However, our available hardware and software on Earth has improved dramatically in this time frame. My opinion: All of Curiosity's images are worth a second look now, with our much more advanced software and computer capability. We can probably obtain more information from these older images, now that our terrestrial analytical technology has had such a major leap. I wonder if anyone is pushing for more advanced analytics of the Curiosity image dump?

Whether it is being planned for, or not. I, personally, am working on some ideas to better analyze the images that we have already obtained. I'll keep ATS updated if I make any meaningful breakthroughs.

-shakey fist at JPL/NASA for not supplying the relevant mathematical data-
edit on 1-2-2018 by Archivalist because: minor edit

edit on 1-2-2018 by Archivalist because: added a paragraph of ponder



posted on Feb, 1 2018 @ 08:08 PM
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a reply to: Archivalist

You want to bet £3500 on macro-cellular life being found, and then go on about Thescelosaurus bones (an earth dinosaur). So are you saying its a martian Thescelosaurus that was born there (meaning its not a Thescelosaurus as it would need a different name), or an earth Thescelosaurus that was blasted from earth to mars when the meteor hit 65 million years ago?

You say "Pareidolia is a scapegoat, nothing more." And then you say "I see pareidolia as an advantage". Make your mind up.

You dont care about my suppositions (a belief held without proof or certain knowledge; an assumption or hypothesis) when that is exactly what your view is, a belief, just because you say you see a bone doesnt mean its a bone. You must care as you have commented on my thread enough times about an arguement you cant prove.

Until we know otherwise no-one is right. Will come back to this tomorrow (if you care about my opinion, which you obviously dont, and i dont care if you do or not) and will have a look at your evidence.



posted on Feb, 1 2018 @ 08:32 PM
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a reply to: Moohide

And you wonder why I didn't bother to reply to you the first time.

I am here for fruitful discussion and progression of science.

Like science, I do not care who is right or wrong.

To waste analytical time discussing politics and philosophy is not in my interests, put your beliefs in a tangible bet, and wager them, or waste your time on less deaf ears.

If you have anything further to say that is of scientific use, feel free to provide your evidence? Is your evidence really constructive if it is only evidence with an intention of tearing down someone else's argument? I don't feel like that is positive for progress, are you making your own hypotheses? Or are you only looking to deconstruct hypotheses that are put in place by others?

Perhaps you would benefit from having an original thought, I doubt such a thing will strike you in a thread that you are emotionally involved in. Feel free to go read some other material, the internet is full of petabytes of other things to read, I'm not mandating that you read my posts.



posted on Feb, 2 2018 @ 03:18 AM
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a reply to: Moohide

I re-read your post here.

My implication is Earth material and Mars material may have been shared in the past, irregardless of what went where.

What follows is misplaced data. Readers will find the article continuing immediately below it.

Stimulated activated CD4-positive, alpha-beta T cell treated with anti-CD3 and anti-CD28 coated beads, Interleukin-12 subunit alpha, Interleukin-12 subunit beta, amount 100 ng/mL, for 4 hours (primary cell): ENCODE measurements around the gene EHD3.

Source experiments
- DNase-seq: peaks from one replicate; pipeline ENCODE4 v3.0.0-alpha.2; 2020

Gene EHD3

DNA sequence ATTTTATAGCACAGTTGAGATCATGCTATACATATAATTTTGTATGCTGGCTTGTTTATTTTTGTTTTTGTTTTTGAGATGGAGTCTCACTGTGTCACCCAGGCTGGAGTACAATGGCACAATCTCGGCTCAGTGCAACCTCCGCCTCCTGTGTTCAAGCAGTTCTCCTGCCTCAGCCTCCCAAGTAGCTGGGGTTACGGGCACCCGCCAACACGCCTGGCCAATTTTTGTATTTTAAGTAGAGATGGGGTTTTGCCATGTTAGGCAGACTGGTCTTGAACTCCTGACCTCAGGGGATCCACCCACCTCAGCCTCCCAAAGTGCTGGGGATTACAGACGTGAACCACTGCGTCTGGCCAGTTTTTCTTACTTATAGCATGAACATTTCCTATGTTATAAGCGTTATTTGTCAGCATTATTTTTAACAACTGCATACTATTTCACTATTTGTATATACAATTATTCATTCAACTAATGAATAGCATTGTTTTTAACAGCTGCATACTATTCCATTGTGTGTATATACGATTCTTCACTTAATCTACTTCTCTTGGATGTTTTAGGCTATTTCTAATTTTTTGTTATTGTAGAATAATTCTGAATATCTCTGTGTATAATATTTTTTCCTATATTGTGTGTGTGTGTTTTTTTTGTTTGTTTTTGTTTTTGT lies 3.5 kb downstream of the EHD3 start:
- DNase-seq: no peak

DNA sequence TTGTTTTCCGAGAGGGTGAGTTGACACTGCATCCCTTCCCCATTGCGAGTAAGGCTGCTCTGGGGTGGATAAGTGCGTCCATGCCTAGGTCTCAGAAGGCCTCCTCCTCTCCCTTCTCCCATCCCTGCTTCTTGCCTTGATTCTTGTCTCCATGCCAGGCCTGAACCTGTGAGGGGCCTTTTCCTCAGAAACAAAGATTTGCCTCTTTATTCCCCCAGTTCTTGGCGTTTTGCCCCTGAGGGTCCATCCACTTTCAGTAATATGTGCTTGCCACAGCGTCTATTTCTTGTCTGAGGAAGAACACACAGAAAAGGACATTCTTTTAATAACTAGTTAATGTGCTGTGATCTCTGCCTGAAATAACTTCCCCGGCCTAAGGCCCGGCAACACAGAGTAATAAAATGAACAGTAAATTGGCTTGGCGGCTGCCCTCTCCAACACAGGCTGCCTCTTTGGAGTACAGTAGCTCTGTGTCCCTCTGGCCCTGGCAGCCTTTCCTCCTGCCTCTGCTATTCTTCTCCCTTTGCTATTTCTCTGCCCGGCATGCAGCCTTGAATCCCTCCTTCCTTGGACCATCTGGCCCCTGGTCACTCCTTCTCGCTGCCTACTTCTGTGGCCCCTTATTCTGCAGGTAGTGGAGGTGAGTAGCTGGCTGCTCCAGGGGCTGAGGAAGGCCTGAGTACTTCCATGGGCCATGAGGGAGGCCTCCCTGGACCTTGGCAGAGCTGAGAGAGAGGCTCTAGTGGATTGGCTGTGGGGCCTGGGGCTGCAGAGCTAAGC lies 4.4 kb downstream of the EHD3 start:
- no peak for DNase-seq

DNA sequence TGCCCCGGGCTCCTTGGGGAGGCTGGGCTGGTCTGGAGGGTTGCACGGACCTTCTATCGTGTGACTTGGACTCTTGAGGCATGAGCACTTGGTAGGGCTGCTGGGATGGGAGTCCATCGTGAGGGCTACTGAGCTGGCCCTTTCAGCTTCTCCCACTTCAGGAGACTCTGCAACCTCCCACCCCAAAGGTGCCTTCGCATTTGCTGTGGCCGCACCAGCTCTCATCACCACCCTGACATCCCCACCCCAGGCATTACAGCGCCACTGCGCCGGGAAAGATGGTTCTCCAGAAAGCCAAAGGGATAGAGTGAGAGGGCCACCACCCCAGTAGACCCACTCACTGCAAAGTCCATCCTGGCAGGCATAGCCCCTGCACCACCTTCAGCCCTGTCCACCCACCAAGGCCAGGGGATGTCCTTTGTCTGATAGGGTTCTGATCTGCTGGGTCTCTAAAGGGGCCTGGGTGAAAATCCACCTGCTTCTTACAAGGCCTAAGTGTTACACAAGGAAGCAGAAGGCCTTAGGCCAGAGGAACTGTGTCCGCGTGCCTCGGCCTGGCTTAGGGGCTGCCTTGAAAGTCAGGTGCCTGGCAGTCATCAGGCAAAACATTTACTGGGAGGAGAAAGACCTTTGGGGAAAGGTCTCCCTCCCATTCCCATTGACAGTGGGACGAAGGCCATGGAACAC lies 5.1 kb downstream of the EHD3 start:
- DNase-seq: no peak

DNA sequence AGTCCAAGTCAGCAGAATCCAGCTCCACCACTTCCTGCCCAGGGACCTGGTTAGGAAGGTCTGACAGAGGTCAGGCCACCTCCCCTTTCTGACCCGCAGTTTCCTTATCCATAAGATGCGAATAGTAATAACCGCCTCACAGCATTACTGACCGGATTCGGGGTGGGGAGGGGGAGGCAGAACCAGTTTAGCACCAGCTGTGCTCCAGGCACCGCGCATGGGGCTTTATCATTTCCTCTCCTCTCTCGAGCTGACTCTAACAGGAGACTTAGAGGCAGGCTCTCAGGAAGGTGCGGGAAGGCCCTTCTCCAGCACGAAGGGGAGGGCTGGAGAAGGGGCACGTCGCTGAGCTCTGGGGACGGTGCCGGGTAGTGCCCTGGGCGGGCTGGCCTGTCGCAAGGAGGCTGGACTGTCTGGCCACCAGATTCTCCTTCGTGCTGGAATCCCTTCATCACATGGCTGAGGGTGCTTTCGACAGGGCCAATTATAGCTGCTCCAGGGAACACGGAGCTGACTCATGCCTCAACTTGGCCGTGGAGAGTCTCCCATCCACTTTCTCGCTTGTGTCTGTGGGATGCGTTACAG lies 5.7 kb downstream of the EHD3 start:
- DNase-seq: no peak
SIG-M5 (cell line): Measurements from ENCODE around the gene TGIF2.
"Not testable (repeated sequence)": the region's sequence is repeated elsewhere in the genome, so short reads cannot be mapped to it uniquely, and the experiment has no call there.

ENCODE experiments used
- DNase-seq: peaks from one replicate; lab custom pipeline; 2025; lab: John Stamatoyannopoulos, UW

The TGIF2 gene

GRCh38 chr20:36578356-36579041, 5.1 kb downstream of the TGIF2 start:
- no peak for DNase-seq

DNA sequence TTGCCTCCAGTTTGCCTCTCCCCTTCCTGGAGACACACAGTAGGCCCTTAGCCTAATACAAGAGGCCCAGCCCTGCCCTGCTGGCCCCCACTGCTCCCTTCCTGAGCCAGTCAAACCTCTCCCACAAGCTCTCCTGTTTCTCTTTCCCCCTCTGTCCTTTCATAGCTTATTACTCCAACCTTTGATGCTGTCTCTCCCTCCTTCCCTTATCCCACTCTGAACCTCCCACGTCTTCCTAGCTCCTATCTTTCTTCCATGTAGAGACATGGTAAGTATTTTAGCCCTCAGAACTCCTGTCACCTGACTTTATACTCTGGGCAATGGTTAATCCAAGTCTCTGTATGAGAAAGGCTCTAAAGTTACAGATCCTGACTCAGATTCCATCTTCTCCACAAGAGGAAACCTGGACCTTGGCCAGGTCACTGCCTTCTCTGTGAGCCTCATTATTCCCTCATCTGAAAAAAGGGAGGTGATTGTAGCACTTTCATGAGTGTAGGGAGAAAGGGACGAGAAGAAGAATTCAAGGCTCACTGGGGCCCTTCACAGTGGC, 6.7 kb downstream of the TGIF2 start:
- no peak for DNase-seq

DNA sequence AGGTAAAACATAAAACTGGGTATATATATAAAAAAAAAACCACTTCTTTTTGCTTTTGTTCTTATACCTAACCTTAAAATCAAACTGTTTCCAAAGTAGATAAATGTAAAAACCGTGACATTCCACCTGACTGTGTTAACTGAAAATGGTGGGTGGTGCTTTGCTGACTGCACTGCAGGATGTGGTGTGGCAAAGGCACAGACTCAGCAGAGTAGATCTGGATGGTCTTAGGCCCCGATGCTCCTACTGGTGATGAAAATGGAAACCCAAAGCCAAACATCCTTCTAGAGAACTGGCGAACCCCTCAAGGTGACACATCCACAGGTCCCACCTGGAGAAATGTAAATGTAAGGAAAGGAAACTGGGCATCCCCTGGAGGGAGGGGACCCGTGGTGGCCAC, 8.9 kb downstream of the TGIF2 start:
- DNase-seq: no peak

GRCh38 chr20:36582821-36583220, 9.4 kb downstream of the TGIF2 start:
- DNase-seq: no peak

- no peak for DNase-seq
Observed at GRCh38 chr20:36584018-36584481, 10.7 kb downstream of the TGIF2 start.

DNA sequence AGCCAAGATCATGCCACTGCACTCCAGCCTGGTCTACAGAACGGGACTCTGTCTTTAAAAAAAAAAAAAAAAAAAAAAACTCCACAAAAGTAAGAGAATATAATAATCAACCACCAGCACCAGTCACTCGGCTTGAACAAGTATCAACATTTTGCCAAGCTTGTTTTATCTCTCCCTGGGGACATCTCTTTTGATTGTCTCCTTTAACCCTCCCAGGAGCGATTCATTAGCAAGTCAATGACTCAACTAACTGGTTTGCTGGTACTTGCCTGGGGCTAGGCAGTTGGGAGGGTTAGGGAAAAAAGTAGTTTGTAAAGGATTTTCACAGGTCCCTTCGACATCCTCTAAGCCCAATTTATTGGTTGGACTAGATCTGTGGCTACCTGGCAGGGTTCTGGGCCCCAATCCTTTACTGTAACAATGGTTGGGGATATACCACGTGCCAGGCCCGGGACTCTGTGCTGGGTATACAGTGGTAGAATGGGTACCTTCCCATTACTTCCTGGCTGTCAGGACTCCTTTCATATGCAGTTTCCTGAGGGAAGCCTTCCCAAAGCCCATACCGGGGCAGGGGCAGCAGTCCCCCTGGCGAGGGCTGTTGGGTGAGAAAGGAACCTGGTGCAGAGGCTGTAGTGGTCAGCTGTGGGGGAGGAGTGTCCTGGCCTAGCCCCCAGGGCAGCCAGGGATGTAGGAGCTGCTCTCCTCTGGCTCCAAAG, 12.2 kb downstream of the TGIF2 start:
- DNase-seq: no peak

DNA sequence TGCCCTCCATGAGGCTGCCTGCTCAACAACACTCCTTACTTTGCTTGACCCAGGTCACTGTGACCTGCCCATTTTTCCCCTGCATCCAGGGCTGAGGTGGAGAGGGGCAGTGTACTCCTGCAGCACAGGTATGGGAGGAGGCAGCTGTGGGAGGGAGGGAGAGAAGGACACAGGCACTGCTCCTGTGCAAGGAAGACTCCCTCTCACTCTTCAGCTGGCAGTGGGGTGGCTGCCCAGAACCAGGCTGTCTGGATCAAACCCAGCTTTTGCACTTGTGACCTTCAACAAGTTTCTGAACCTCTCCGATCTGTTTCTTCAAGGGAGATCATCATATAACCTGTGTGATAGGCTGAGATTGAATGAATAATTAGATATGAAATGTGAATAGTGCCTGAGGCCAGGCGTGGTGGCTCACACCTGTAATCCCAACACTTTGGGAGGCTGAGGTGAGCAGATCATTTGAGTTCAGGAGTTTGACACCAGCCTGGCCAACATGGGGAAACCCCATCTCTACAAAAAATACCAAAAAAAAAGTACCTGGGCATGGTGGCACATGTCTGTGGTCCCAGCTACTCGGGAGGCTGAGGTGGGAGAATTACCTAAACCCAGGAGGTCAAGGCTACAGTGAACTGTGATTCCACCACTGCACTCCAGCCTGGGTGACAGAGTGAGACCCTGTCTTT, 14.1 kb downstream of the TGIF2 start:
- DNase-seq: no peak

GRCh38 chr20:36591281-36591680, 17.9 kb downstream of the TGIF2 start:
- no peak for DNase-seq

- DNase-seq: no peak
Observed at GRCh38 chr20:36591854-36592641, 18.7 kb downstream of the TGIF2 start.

The Chicxulub impact had enough force to launch large quantities of material into space, and out of Earth's gravity well.
(I did the mathematics involved for this once, and I do not care to take the time to re-solve a problem I have already finished working on. If you want to call me on that claim? Do the math yourself.)

We have found meteorites from Mars, on Earth.

Pareidolia can be a scapegoat and a benefit. Those are not mutually exclusive.

Public scientific opinion points at pareidolia as a convenient way to explain away ALL potential finds, in any imagery.

Human beings have outstanding facial recognition capability, and object recognition ability.

Opinion tells us that because pareidolia is a possible answer, it is always the answer. I refute that ideal.
I fully support that pareidolia CAN make someone see patterns that aren't there. However, it's a two lane road. If something IS THERE, our so-called "pareidolia handicap" is a blessing, because you will very likely, have the cognitive ability to see it.

You and I grid locking on burden of proof, for our beliefs, benefits neither of us. I will not acknowledge any more debate on something that won't be solved by you, or myself. My explanations are a possibility, this I acknowledge, however, if you can not conclusively disprove my ideas, and I can not conclusively disprove yours, then...

We wait for ExoMars.



posted on Feb, 2 2018 @ 05:50 AM
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a reply to: Archivalist

At least your last post was a little more balanced, that i like. Neither of us can prove anything, we agree on that. But really my thread was about the 5 shapes, and nothing more than that. As Blue Shift kindly pointed out, they were probably made with the brush, and i second that.



posted on Feb, 2 2018 @ 01:02 PM
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originally posted by: Archivalist
I have also considered, if water is such a valuable resource in an environment like Mars, why didn't we include a way to disperse a little bit? Wouldn't it logically be a very viable bait, for living organisms? I think we should set some sort of bait trap that supplies all the good stuff a Martian organism would be looking for.

Hunters do it, to attract animals, why shouldn't scientists do the same? After all, we won't be trying to shoot them with a 30-6 rifle afterwards, but just a camera.

I understood that there was some firm working on a kind of evaporative collector, kind of like they have on boats for stranded mariners to collect drinkable water. It's like a plastic tent that folds out and sits on the ground and uses solar heat to suck up moisture from the ground. Yeah, a little water would come in handy for all kinds of stuff on Mars.



posted on Feb, 2 2018 @ 05:53 PM
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a reply to: Blue Shift

Blue Shift, you may find this interesting, there are deposits of calcium carbonate on Mars, with the right reactions, it can become a desiccant 4 times as powerful as silica gel packets. Mollusks on Earth have shell material that includes it. I would want a shell made of something that snatches moisture out of the air, if I lived on a planet with such low water quantities